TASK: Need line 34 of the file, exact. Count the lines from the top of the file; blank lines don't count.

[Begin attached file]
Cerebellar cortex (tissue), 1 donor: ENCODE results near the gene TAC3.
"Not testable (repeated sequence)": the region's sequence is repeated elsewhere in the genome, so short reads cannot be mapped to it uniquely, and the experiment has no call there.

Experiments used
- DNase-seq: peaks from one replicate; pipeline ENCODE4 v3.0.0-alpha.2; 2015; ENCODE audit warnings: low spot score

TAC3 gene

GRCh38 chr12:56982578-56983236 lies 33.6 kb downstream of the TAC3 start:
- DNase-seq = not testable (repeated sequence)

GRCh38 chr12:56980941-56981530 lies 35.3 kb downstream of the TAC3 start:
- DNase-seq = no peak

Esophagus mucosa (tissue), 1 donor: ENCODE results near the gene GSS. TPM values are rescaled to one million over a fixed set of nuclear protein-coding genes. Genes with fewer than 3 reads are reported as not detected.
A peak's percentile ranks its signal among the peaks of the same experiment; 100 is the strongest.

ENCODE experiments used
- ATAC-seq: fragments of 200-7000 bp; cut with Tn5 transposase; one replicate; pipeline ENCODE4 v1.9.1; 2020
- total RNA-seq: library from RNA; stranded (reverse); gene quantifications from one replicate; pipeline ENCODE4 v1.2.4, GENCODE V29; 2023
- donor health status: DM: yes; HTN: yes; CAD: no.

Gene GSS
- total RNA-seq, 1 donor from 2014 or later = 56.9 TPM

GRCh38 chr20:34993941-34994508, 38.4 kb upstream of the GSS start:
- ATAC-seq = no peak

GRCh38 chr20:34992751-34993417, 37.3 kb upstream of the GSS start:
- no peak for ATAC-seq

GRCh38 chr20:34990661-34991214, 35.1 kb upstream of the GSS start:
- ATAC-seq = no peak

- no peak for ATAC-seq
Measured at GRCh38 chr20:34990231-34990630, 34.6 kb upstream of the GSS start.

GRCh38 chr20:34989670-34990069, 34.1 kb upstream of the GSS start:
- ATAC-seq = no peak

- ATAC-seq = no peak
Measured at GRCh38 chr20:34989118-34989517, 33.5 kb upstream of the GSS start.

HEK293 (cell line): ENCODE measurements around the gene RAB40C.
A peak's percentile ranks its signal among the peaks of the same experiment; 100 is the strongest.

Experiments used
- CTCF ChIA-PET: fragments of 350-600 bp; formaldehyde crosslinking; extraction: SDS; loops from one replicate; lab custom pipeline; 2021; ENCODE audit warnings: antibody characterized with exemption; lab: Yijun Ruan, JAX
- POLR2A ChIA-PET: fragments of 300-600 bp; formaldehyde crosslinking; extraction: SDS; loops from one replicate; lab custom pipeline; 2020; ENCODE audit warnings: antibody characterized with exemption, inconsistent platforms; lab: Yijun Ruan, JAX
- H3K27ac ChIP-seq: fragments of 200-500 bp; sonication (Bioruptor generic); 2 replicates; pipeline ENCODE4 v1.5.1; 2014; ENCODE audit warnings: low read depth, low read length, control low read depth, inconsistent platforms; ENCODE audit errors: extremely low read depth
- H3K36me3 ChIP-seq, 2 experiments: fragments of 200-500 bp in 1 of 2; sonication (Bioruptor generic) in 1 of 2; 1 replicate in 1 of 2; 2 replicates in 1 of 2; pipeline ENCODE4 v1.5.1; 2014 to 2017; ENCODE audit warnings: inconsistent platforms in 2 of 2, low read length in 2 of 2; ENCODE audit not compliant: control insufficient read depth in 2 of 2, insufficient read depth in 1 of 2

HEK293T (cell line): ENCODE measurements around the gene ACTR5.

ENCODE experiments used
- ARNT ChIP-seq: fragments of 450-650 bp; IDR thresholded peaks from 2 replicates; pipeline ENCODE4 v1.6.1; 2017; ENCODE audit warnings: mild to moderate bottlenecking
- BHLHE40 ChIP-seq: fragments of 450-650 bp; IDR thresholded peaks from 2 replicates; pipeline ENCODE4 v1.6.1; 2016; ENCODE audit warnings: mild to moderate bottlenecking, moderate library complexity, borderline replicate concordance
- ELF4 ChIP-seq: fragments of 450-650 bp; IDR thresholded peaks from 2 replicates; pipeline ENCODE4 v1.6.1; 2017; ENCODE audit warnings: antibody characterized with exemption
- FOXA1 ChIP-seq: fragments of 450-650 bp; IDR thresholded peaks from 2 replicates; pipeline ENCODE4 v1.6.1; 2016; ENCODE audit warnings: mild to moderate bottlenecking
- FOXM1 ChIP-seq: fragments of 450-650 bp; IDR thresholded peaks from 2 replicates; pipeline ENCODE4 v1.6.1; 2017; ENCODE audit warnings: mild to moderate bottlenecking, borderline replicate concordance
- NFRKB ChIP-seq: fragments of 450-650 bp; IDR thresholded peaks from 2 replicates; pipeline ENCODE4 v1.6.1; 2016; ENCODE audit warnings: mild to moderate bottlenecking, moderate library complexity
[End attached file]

- POLR2A ChIA-PET: fragments of 300-600 bp; formaldehyde crosslinking; extraction: SDS; loops from one replicate; lab custom pipeline; 2020; ENCODE audit warnings: antibody characterized with exemption, inconsistent platforms; lab: Yijun Ruan, JAX